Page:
US Prepares to Send GM into Bankruptcy
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According to a report by the Washington Post, this would translate into tens of billions dollars to be injected in the American company which is planning a similar strategy as Chrysler: to step under Chapter 11 protection and revive as a newer and cleaner company that would be capable to remain competitive without government support.
Although not confirmed, it appears General Motors is expected to receive around $30 billion in additional state aid, raising the total funds approved by the government to $45 billion. Earlier media reports indicated that the Obama administration is again eying several places in the "new" General Motors board, similar to Chrysler in which the government names four of the nine directors. Additionally, the state would take around 50 percent of the revived General Motors while the United Auto Workers (UAW) is expected to take control of a 39 percent stake.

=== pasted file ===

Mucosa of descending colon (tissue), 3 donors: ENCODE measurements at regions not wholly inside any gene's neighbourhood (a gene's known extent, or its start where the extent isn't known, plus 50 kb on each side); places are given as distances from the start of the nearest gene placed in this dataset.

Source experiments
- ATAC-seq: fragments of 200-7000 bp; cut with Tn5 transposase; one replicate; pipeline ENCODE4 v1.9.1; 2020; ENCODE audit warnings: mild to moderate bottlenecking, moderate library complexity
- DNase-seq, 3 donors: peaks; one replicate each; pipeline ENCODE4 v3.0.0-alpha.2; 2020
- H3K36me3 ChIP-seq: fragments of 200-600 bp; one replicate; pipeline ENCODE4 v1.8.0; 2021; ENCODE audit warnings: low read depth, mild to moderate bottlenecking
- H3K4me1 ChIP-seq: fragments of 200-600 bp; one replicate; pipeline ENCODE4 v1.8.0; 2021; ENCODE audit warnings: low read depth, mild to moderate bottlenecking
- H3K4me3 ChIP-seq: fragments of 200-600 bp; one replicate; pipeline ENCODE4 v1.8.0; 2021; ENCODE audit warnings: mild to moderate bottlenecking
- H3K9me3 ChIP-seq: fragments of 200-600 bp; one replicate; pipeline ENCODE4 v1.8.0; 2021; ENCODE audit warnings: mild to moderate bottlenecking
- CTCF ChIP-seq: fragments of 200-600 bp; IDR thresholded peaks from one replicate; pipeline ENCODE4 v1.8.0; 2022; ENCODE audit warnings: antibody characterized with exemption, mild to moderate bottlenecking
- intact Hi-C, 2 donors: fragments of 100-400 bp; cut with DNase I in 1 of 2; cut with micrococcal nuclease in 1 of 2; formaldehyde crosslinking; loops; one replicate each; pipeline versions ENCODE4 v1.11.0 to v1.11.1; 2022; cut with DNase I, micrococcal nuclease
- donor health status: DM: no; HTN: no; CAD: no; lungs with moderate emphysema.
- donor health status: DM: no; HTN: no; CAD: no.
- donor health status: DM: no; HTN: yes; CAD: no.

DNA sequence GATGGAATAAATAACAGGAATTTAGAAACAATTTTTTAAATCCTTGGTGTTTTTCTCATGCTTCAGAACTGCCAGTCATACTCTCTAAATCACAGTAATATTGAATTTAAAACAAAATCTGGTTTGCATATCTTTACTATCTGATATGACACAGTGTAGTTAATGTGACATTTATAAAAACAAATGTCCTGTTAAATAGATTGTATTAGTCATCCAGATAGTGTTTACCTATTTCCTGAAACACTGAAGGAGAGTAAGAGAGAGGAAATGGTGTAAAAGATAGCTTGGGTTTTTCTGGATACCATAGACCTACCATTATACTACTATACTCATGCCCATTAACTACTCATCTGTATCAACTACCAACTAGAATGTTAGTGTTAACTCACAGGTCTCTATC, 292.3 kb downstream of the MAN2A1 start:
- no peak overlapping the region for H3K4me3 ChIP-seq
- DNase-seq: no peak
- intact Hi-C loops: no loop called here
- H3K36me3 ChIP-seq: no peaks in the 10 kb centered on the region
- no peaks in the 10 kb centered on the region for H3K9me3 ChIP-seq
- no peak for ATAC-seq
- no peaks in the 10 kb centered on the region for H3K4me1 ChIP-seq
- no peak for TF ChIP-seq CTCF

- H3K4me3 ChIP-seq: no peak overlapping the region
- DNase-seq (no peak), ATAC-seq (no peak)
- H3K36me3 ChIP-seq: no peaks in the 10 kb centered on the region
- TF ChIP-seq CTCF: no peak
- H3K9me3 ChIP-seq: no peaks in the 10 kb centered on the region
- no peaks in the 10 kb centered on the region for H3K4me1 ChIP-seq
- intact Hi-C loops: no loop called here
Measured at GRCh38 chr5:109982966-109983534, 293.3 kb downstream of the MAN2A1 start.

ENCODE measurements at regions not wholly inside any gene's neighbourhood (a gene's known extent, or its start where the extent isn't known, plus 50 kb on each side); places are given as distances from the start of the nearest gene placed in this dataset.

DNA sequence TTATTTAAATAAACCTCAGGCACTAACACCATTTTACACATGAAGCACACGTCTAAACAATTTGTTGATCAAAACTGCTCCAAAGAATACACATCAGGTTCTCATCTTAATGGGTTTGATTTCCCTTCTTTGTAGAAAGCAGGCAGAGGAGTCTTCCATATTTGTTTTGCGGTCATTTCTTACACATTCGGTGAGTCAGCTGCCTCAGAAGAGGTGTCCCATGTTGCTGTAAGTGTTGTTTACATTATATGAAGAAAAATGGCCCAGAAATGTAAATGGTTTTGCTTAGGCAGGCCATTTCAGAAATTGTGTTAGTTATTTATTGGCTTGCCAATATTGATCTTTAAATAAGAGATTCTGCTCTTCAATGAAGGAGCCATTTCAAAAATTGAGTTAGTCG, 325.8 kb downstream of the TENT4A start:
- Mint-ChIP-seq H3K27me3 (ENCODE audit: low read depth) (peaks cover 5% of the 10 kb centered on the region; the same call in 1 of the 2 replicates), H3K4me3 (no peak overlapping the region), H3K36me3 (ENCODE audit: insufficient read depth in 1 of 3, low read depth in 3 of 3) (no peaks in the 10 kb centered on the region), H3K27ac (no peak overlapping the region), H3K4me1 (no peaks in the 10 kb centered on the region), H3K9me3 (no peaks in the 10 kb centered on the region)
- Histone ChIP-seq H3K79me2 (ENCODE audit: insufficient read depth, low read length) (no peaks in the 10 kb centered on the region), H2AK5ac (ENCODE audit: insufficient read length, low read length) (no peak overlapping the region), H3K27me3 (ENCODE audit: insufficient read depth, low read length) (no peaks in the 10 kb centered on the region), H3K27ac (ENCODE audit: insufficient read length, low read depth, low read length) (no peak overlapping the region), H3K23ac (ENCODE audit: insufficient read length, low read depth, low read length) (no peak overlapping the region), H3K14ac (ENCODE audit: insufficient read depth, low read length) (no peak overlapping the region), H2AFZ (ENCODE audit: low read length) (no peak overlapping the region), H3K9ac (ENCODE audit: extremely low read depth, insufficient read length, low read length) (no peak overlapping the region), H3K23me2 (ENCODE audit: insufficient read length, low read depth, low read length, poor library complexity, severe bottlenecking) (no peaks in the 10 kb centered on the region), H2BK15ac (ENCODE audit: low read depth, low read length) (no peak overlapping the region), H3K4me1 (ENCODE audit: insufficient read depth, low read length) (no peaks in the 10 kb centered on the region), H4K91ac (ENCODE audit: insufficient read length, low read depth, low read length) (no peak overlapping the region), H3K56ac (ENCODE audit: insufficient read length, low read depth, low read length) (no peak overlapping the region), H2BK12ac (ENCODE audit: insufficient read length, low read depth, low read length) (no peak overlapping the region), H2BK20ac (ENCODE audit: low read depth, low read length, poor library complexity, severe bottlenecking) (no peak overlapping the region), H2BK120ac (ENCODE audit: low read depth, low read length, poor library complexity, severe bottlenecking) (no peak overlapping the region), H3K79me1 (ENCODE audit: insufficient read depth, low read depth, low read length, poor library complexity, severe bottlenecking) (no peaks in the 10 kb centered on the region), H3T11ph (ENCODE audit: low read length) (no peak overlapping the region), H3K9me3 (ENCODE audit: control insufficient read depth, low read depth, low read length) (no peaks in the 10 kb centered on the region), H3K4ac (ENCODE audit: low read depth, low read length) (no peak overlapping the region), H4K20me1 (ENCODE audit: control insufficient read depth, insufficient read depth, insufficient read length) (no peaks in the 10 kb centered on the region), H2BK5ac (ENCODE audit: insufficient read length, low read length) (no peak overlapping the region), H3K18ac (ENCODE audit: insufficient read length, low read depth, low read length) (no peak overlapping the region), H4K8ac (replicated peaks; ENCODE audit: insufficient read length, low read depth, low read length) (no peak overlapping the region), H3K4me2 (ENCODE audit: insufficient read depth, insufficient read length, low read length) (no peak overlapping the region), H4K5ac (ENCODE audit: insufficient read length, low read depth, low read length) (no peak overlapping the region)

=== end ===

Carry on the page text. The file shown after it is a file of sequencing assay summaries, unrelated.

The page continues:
General Motors is currently undergoing a massive restructuring process, with several cost-cutting measures applied in almost every single area. The company last week announced it plans to manufacture some of the products sold in the United States in plants overseas, in a move supposed to reduce labor and production costs.
Additionally, the American manufacturer said it will reduce the number of local dealerships by ending contracts with approximately 1,100 dealers across the country.
“We have said from the beginning that our dealers are not a problem but an asset for General Motors,” said Mark LaNeve, GM Vice President of Sales Service and Marketing. “However it is imperative that a healthy, viable GM have a healthy, viable dealer body that can not only survive but prosper during cyclical downturns. It is obvious that almost all parts of GM, including the dealer body, must get smaller and more efficient."
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